By Chef Instructor Bill Briwa, The Culinary Institute of America
The humble root vegetable is a treasure. It is readily available, inexpensive, tremendously versatile, and very tasty. But how do you cook with it?
Vegetables are connected to the seasons and to certain regions, so they represent an authentic eating experience. Root vegetables are great for making your diet healthier. Furthermore, vegetables of any type are sustainable and inexpensive.
Root vegetables include carrots, turnips, radishes, parsnips, and celery root.
Selecting Root Vegetables
When you buy root vegetables, if the tops are attached, you can use them as an indicationof the quality and condition ofthe vegetable. If the tops are fresh, you can assume that the vegetable itself is fresh. If the tops are softened and wrinkled, then they have taken some of the nutrition, moisture, and sugars from the root, which will not be in prime condition.
Learn more about how to select and cook winter squash
This is a transcript from the video series The Everyday Gourmet: Cooking with Vegetables. Watch it now, Wondrium.
Use Root Vegetables to Boost Other Dishes
Think of ways to combine unfamiliar and familiar vegetables, too. White potatoes have some nutrients, but they pale in comparison to other root vegetables. Pureeing turnips or sweet potatoes and adding to mashed potatoes boosts the nutrition.
Learn more about recipes showcasing inflorescents—vegetables that also happen to be flowers
Make the Root Vegetable Classic Carrot Tartare
- 2-3 carrots, very fresh with tops, topped and peeled and cut into 1-inch chunks
- 1 egg yolk, pasteurized
- 2 tsp Dijon mustard
- 4 anchovy fillets, finely chopped
- 1 shallot, finely diced
- 1 tbs capers, finely chopped
- 1 tbs cornichon, finely chopped
- 1 tbs lemon juice
- 1/2 tsp Worcestershire sauce
- 2 tsp olive oil
- salt, to taste
- pepper, to taste
- 1-2 avocados, coarsely diced
- carrot tops, fried
- parsley, freshly and finely chopped (optional garnish)
Learn more about how to select and cook summer squash
This dish treats carrots like they are ground meat, with all the classical garnishes for a tartare.
Start with very fresh carrots. Cut off the tops and bottoms and peel them. Then, cut the carrots into smaller pieces and put them in a food processor. Pulse the carrots until they are uniform and fairly small (think ground beef).
In a bowl, combine the classic garnishes for a steak tartare: egg yolk (pasteurized, because the egg will be consumed raw), Dijon mustard, anchovies, finely minced shallot, diced capers, and diced cornichon. Mix well. Add lemon juice, Worcestershire sauce, and olive oil.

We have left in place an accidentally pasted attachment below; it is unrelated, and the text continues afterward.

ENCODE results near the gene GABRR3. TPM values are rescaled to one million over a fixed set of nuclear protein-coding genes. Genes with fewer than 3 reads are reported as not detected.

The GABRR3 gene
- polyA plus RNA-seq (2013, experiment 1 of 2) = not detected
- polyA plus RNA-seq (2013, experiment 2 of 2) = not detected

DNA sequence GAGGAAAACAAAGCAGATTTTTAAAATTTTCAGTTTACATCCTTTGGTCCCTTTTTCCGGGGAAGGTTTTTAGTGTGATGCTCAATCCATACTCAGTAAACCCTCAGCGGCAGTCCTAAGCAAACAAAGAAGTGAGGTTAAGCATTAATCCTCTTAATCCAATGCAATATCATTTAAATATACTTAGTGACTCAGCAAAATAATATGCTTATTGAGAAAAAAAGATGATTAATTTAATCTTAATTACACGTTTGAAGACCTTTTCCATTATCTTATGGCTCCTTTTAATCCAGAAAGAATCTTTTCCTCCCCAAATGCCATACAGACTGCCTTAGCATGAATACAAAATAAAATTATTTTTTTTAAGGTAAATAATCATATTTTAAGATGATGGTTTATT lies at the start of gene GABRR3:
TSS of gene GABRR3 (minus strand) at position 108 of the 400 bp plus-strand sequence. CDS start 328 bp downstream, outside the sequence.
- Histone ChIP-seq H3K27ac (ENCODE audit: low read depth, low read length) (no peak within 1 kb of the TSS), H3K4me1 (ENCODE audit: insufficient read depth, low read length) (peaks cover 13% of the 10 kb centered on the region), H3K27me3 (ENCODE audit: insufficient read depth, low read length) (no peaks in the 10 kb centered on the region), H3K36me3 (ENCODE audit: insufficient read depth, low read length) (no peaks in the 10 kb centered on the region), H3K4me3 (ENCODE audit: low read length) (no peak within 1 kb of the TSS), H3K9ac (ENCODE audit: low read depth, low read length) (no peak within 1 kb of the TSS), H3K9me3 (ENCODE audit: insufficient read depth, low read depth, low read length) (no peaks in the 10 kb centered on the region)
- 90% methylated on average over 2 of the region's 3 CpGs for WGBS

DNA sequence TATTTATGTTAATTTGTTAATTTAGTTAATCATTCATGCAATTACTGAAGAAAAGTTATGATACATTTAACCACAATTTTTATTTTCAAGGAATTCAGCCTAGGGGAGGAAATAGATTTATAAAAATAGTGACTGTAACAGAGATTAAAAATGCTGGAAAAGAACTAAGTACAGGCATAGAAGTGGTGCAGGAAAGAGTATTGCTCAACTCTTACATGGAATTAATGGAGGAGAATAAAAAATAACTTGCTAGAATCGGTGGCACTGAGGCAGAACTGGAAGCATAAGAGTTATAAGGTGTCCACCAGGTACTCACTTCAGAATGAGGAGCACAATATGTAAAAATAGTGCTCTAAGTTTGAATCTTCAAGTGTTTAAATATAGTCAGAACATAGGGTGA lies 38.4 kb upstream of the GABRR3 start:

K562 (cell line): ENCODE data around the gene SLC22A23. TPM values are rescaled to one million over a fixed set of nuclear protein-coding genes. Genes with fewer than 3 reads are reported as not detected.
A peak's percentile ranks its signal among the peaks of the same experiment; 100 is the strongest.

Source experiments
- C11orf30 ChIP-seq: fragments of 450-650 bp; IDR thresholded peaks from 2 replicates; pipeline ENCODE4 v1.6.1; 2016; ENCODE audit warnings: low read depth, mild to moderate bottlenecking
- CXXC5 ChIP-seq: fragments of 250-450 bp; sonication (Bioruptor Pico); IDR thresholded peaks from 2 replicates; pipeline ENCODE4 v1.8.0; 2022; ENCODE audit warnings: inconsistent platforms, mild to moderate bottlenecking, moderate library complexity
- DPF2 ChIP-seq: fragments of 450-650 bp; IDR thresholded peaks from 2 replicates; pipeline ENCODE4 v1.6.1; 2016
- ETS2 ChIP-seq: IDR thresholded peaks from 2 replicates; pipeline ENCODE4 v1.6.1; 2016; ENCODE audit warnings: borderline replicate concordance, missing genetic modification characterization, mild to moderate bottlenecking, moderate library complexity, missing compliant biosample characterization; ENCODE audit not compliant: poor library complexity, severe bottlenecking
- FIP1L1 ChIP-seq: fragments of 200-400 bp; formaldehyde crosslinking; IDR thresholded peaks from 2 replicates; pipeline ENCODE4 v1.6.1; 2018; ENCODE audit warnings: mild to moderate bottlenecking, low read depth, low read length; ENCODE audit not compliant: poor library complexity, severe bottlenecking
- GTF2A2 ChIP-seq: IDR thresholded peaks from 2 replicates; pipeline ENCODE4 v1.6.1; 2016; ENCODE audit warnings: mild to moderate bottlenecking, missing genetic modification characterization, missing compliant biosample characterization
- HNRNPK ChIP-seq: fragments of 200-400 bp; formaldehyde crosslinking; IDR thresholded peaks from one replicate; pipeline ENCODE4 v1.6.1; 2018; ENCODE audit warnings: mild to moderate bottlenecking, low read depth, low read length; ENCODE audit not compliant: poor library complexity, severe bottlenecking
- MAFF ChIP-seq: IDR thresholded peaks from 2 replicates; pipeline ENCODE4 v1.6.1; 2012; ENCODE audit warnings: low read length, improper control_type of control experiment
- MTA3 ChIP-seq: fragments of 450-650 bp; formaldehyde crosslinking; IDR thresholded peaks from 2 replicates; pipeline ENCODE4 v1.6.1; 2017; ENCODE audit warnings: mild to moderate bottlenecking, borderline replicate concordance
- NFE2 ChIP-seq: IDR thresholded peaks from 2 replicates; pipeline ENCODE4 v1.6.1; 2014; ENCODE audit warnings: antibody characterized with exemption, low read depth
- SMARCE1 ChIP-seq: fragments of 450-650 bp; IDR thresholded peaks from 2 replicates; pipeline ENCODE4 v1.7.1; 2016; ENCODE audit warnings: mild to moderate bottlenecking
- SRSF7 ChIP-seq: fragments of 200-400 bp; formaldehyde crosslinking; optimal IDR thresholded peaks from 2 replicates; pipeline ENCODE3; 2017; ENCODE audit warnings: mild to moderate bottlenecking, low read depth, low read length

Add carrots to the dressing and stir everything together. Taste for flavor and add salt and pepper—and more olive oil, if necessary.
The first layer of the tartare is avocado. Dice the avocado, adding lemon juice to keep it from discoloring. Add salt and pepper to season it.
Spoon the avocado into the bottom of a ring mold and use a fork to press it down into a uniform layer. Then, add the carrot tartare in a layer on top. Again, press it down so that it’s uniform. Lift the ring mold to reveal the circularly stacked avocado and carrot tartare.
Briefly, fry the tops of the carrots in 350-degree oil until they’re crispy (when the bubbling subsides). Drain the carrot tops on a paper towel.
On top of the tartare, add microgreens, such as arugula. Also, add the fried carrot tops. You can also use parsley as an optional garnish. Drizzle olive oil around the plate.
Common Questions About Root Vegetables
A root vegetable is the part of certain edible vegetables which grows underground, acting as a storage organ for energy for the rest of the vegetable.
Almost all edible root vegetables are healthy, but some of the more popular and healthy root vegetables are ginger, fennel, beets, turnips and onions.
Potatoes are not precisely considered root vegetables but are distinguished as tubers, which differ from root vegetables like beets or fennel in that they generally do not have foliage above ground.
Mushrooms are actually not vegetables at all but rather edible fungi. They grow on mycelium systems that run underground for miles.